Car Sharing

Another excellent example of the opportunities presented by the connected vehicle concerns new car-sharing services such as Avis’s ZipCar, Hertz on Demand, BMW`s DriveNow, Daimler`s Car2Go, and Volkswagen’s Quicar.

Most of these services function in a similar way. They allow customers to use their smartphone to locate available cars and make a reservation. Once at the car, the customer can unlock it using an RFID chip, and then use an on-board computer (usually with touchscreen) to carry out further identification processes and other types of interaction. Once they have arrived at their destination (usually within a defined perimeter), the customer can simply lock and leave the car. The system will then automatically add the car back to the pool of available cars.

Let’s take a look at the Asset Integration Architecture for such a system. Within the car itself, an on-board computer (running Android or QNX, for example) provides local logic and generally assumes the role of gateway also. In many cases, an LED indicates the car`s status to people outside. This is controlled by the on-board computer, which also integrates with an RFID reader to control access to the doors. Once inside, the driver usually has to enter a PIN number in order to complete the customer identification process. The computer can then use the car’s CAN bus system to unlock the engine and send a message to the remote fleet management system to indicate that the rental process has started. The backend also provides a car-sharing application that manages customer accounts, billing, etc.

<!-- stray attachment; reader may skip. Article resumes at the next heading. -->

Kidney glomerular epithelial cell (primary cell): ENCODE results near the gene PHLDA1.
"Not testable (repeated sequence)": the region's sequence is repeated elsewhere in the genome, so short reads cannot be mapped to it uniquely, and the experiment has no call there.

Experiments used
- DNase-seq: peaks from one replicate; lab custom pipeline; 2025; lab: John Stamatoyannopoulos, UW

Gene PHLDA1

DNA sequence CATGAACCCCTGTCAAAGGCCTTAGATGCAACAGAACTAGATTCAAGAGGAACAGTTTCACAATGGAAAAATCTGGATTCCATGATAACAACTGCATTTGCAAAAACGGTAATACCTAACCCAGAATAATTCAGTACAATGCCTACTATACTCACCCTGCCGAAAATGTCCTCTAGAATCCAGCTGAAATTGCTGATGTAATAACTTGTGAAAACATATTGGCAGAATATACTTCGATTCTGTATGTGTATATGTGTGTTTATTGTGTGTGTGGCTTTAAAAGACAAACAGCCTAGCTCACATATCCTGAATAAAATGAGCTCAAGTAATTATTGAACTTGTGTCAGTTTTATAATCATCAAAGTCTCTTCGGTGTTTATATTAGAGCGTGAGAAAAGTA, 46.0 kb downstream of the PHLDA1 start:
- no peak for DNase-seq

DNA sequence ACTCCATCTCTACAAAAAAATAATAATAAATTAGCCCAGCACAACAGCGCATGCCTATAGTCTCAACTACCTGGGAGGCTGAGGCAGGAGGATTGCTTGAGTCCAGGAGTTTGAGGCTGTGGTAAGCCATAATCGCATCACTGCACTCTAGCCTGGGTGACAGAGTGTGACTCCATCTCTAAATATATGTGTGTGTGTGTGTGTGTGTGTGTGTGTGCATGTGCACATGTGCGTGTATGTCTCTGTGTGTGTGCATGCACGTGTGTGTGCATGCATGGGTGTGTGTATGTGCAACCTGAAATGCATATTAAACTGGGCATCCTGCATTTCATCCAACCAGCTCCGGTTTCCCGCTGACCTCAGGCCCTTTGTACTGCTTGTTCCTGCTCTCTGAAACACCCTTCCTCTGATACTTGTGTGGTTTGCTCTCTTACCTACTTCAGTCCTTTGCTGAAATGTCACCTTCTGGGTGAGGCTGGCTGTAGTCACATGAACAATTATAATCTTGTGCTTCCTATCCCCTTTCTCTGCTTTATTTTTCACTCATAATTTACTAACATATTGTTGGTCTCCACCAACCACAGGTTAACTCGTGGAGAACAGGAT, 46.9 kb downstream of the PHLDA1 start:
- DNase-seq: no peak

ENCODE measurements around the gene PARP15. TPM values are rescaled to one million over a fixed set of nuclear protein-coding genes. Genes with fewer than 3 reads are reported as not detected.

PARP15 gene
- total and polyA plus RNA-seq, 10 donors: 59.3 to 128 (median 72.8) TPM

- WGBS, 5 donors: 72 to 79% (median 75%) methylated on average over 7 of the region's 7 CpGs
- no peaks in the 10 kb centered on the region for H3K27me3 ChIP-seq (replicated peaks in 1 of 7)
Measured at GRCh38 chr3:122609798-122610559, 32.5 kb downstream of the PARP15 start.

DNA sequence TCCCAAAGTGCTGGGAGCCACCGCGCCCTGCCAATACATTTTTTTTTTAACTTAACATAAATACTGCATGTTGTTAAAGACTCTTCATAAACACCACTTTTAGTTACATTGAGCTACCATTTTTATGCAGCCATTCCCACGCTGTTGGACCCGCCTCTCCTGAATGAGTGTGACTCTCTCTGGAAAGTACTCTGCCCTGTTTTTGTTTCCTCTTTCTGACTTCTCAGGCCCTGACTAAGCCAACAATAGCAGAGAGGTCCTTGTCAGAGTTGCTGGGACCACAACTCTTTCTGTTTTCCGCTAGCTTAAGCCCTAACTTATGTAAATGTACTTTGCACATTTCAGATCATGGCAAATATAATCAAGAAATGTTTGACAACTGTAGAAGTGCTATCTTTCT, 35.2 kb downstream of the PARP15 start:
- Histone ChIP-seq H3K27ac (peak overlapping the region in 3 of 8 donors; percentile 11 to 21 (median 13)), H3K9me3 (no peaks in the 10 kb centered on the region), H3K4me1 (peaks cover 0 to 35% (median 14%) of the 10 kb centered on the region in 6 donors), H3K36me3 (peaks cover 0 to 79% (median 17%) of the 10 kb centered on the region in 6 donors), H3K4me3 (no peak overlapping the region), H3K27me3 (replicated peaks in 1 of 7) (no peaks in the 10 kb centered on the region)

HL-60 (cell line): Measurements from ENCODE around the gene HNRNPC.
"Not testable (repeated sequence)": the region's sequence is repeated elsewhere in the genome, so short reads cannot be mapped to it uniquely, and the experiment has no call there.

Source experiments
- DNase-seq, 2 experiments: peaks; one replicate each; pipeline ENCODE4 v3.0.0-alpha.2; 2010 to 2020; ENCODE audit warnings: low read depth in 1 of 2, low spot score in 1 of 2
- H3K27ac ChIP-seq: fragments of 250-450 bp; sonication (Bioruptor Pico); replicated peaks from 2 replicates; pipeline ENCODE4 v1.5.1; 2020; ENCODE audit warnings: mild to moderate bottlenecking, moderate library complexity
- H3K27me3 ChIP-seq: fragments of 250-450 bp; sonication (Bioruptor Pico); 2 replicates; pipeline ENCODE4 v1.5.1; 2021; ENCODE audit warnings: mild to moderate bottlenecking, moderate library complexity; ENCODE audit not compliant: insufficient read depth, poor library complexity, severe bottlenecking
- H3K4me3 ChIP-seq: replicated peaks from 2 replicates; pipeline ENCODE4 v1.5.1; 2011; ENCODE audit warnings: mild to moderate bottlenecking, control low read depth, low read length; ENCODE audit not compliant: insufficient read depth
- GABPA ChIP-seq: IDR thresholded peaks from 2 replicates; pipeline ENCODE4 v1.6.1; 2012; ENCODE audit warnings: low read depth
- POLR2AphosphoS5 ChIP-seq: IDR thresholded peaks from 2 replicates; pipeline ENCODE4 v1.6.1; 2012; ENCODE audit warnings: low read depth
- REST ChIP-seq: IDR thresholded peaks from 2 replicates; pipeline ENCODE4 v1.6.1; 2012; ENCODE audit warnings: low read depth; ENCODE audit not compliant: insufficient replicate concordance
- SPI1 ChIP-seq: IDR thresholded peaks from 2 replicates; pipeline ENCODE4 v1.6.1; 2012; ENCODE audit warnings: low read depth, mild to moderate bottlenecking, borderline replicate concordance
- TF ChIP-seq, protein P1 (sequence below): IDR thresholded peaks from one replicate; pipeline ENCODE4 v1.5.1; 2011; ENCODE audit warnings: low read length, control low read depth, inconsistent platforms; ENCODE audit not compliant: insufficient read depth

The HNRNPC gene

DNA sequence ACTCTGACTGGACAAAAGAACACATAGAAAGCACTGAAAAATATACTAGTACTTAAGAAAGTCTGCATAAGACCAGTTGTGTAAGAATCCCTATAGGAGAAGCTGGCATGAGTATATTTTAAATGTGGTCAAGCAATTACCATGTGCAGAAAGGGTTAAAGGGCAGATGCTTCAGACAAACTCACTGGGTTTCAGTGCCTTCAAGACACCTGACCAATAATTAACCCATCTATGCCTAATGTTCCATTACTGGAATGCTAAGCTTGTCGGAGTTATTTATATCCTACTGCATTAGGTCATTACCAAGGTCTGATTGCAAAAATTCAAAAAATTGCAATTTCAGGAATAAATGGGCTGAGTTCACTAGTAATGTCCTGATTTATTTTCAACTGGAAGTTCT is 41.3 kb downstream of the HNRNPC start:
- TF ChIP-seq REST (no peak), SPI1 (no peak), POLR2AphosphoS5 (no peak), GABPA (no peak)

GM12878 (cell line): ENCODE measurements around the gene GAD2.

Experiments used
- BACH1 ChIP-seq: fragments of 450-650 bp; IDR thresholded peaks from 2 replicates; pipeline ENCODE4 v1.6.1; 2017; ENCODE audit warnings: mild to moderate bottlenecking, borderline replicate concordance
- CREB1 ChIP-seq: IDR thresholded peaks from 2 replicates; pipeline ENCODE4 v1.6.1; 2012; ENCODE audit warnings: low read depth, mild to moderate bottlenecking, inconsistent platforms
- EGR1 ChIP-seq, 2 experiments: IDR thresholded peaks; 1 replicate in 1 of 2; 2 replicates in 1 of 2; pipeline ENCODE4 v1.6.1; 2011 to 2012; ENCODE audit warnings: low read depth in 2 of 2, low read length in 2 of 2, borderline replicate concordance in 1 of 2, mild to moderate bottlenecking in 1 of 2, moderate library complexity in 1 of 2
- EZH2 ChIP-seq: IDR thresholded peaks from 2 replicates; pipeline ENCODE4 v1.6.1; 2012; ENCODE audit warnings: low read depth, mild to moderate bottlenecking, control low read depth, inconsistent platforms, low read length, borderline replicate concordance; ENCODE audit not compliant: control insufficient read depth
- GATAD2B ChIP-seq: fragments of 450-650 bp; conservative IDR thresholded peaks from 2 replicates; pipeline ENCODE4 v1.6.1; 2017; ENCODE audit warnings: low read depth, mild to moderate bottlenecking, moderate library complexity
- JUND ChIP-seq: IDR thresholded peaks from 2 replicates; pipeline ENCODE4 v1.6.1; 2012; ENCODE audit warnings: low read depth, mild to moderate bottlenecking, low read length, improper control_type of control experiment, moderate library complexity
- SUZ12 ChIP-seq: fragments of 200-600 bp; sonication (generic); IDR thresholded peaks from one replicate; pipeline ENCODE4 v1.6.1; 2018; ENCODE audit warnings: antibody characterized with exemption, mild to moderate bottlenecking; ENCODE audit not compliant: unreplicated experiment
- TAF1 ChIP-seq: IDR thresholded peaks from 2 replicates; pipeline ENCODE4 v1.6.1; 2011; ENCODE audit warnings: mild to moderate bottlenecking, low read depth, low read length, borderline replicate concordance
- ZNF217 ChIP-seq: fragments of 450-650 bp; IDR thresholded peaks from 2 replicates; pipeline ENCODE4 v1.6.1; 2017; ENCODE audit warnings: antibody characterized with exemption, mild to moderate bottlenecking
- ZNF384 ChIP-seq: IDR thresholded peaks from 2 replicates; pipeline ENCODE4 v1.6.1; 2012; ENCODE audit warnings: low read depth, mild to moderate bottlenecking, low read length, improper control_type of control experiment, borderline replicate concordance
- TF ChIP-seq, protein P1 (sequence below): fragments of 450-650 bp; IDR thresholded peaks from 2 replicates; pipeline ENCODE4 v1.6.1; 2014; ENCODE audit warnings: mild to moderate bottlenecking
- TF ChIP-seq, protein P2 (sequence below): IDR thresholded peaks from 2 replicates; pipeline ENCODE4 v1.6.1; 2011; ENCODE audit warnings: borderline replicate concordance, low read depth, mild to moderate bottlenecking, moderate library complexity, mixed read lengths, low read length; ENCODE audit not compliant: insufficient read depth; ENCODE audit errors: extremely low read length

This type of system combines many of the features of the other systems discussed. For example, much of the functionality of a traditional fleet management system, including advanced features such as geofencing, can also be found in a car-sharing system.

AIA for Car Sharing Service

AIA for car-sharing service

The car-sharing services described here have the potential to significantly disrupt the automotive industry in the coming decades. There are many interesting directions in which they can evolve. A logical next step extension for the basic car-sharing concept would be the addition of usage-based insurance (UBI) as an extra feature for customers. Or take companies like RelayRides, which have introduced peer-to-peer car sharing: similar to Airbnb, but for cars. Overall, there is clearly significant potential for disruption in this space.